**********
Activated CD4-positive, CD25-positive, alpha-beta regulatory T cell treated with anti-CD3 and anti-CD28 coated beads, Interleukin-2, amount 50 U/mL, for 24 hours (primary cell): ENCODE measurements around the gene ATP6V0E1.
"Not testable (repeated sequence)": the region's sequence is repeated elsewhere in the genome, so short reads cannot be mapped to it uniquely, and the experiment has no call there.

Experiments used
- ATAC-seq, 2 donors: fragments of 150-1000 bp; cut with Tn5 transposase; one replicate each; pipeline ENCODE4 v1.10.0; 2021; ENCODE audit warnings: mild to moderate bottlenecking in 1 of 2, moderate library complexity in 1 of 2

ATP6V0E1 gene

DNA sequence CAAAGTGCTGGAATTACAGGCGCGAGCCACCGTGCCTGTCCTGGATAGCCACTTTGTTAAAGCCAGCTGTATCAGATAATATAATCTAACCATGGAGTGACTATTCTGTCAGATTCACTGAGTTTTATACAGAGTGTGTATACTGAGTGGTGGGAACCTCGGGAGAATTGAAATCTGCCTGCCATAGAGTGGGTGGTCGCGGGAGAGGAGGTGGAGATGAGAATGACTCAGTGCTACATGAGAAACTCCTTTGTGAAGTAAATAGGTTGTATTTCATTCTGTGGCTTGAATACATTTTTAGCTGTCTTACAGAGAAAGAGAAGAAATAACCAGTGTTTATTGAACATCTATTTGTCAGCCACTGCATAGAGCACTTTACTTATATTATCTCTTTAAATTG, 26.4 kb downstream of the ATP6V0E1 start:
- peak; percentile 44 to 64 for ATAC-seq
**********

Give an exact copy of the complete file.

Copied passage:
Activated CD4-positive, CD25-positive, alpha-beta regulatory T cell treated with anti-CD3 and anti-CD28 coated beads, Interleukin-2, amount 50 U/mL, for 24 hours (primary cell): ENCODE measurements around the gene ATP6V0E1.
"Not testable (repeated sequence)": the region's sequence is repeated elsewhere in the genome, so short reads cannot be mapped to it uniquely, and the experiment has no call there.

Experiments used
- ATAC-seq, 2 donors: fragments of 150-1000 bp; cut with Tn5 transposase; one replicate each; pipeline ENCODE4 v1.10.0; 2021; ENCODE audit warnings: mild to moderate bottlenecking in 1 of 2, moderate library complexity in 1 of 2

ATP6V0E1 gene

DNA sequence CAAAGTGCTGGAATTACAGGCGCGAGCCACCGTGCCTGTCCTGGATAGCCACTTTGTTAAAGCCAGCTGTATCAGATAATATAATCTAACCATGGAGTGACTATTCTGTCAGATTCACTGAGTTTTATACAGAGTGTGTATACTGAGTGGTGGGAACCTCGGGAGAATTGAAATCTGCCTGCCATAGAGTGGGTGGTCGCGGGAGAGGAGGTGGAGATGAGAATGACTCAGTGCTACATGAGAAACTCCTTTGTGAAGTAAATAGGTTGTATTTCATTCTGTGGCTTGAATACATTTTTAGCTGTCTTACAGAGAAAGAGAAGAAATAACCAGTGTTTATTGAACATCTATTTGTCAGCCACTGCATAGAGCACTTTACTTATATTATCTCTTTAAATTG, 26.4 kb downstream of the ATP6V0E1 start:
- peak; percentile 44 to 64 for ATAC-seq